Grammy.com
June 29, 2006

The Angelic Attitude Of Saint Etienne
by Ernesto Lechner

Though mainstream success has eluded them, they're not bitter? really

If a band's popularity depended solely on the sheer beauty of its melodies, then British trio Saint Etienne would probably be enjoying fame of Beatlesque proportions by now.

But the band, whose sonic universe alternates between the wide-eyed innocence of Burt Bacharach and the retro coolness of Ennio Morricone soundtracks, with a dash of electronica thrown in for good measure, remains a cult outfit more than 15 years after their inception. It's a situation that vocalist Sarah Cracknell and keyboardists Bob Stanley and Pete Wiggs have learned to accept.

"It's funny, because I always liked those bands that the general public didn't really know about," says Cracknell sitting in the backstage area of a Hollywood club hours before a sold-out Los Angeles show. "Part of me likes the fact that we're a bit of a secret. Then again, part of me would like more people to know about us."

Although Saint Etienne's best recordings (1998's Good Humor, 2000's Sound Of Water and this year's concept album Tales From Turnpike House) overflow with potential singles, the trio's chart success has been moderate. On the other hand, reviews are consistently glowing.

"As far as the press goes, the last few albums have enjoyed an amazing reception," points out Stanley. "People seem to understand what we do. I'd be upset if we were completely dismissed."

"Fundamentally, we're not bitter," adds Cracknell. "We laugh. A hollow laugh, but we laugh. And we just keep going ? we sort of hop from one stone to another."

"I was familiar with Saint Etienne but knew them as more of a Euro-dance group," says Steve Vining, president of the Savoy Label Group, which released Tales From Turnpike House in the United States. "When I heard the first single from the new album, the adult pop sensibility of the song really grabbed me. As I got further into the project, its spectacular vocals and pristine production work made me a believer."

Turnpike House is the band's seventh full-length studio album. It follows a day in the life of the inhabitants in a London apartment complex and in the process summarizes the threesome's aural obsessions. Etienne's distinct sound has always thrived by combining an indie sensibility with a healthy obsession for retro pop from the '60s and '70s. A song from their magnum opus Sound Of Water is dedicated to "Downey, CA," hometown of the Carpenters. Harpsichords appear frequently in their lushly arranged instrumental tracks, many of which suggest the imaginary soundtrack to a James Bondesque film. Cracknell's singing style is old-fashioned and restrained. Elegance is her forte.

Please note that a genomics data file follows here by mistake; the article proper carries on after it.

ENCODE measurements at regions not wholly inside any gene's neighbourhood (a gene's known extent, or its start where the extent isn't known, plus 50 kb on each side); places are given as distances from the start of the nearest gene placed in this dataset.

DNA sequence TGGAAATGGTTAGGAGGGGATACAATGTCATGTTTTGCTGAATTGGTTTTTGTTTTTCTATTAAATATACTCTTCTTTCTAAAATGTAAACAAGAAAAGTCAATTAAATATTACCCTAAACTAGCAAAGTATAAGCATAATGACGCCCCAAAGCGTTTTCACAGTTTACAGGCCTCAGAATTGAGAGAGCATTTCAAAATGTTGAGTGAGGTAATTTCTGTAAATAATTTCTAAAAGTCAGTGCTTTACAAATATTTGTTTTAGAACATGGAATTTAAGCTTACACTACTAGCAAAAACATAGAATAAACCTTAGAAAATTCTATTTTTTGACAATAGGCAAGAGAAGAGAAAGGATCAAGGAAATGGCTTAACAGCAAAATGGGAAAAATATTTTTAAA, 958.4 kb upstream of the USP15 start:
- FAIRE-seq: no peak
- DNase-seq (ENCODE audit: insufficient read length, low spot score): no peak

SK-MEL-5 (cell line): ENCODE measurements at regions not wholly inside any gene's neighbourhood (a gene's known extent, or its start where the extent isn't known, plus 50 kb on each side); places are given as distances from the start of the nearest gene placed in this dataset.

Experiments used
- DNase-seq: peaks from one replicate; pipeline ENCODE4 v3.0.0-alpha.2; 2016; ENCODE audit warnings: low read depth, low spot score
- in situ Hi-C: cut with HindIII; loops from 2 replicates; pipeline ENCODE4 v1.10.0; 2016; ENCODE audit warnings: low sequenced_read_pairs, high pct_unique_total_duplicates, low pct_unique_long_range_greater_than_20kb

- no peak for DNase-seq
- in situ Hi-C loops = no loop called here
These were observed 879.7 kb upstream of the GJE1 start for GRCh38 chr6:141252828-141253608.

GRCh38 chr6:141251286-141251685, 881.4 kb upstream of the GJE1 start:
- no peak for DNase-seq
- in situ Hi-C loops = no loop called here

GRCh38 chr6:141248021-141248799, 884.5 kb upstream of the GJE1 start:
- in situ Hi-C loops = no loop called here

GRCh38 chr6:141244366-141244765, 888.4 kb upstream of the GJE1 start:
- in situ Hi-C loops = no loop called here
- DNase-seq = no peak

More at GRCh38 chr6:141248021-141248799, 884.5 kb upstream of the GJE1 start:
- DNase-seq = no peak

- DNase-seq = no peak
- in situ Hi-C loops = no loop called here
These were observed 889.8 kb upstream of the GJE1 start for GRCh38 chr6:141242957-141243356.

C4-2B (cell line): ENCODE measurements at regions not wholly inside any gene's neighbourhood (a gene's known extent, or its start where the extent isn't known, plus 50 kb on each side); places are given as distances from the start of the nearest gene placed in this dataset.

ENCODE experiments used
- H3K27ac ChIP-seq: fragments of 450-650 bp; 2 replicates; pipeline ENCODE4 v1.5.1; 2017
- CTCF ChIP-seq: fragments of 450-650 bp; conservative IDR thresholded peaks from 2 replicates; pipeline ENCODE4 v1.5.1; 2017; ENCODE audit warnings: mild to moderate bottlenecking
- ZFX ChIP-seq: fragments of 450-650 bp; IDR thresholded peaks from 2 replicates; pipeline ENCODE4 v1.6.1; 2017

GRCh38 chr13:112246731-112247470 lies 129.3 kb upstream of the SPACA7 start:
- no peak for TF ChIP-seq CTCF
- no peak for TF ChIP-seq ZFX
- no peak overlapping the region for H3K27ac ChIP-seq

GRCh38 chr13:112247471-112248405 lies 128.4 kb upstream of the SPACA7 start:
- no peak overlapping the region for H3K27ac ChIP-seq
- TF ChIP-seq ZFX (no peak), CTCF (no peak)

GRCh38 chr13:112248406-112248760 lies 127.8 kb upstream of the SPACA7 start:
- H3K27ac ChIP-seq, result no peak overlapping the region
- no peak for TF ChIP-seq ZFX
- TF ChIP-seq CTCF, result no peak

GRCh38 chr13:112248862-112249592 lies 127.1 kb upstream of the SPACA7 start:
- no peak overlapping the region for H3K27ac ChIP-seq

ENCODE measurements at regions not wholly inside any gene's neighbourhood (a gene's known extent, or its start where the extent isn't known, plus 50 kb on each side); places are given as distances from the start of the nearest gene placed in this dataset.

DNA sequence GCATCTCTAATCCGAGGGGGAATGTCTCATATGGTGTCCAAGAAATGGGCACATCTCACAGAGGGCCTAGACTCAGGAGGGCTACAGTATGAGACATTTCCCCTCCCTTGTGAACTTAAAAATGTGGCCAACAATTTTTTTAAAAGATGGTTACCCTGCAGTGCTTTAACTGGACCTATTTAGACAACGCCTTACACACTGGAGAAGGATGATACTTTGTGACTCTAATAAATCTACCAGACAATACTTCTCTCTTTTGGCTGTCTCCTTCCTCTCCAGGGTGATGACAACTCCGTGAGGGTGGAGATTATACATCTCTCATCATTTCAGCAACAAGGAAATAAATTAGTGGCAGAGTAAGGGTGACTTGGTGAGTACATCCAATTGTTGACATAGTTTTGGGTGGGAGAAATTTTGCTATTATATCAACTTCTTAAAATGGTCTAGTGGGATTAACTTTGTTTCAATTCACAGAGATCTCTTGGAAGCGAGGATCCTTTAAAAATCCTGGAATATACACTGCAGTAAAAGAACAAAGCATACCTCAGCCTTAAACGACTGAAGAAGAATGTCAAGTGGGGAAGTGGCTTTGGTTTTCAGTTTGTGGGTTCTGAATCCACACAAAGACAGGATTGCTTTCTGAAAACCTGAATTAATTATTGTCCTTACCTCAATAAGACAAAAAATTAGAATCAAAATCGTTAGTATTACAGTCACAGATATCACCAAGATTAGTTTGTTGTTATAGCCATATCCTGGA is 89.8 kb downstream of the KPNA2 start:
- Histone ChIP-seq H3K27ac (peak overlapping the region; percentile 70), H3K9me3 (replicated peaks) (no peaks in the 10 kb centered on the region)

This unique sound is also achieved by favoring a collaborative process when it comes to songwriting.

"One of us will start a track and bring it to the studio in varying degrees of 'finishedness,'" explains Stanley. "The three of us work on it until it's done. We're really big music fans and listen to all different types of music."

Indeed, the trio's faces light up at the mere mention of some venerable artists from the past.

On John Barry: "I've been a fan since 'The Persuaders' was on TV in the '70s," says Stanley. "That was it from that point on."

On Ennio Morricone: "He's equally important," adds Wiggs. "I love the way he'll come up with a ridiculously simple melody, then put some shifting chords underneath. Or his unexpected blends of symphony orchestras with electric guitars."

On Burt Bacharach: "He's less easy to assimilate," offers Stanley. "Very complex."

Cracknell has enriched the Saint Etienne sound with a score of other influences. "Debbie Harry from Blondie was a big influence," she says. "She made me want to be in a band. Also Elizabeth Fraser from the Cocteau Twins taught me that you can use your voice as an instrument or a sound effect."

Vocals are an integral part of the new record, more so than ever before. The opening track, "Side Streets," finds Saint Etienne indulging in some Beach Boys channeling with, for them, unusually rich harmonies. And the endearing "Milk Bottle Symphony" reinforces the group's manifesto ? making pop music that is airy and transcendental at the same time, evoking the charm of less complicated times.

"I know that it is a bit of a cliché to say that the latest album you've made is your all-time favorite, but that's the case with me right now," says Cracknell. "I think it's our most accomplished work. It does sound quite grown up, you know."

(Ernesto Lechner writes for Rolling Stone, The Washington Post and the Chicago Tribune, among other publications. His book Rock En Español was published by Chicago Review Press in June.)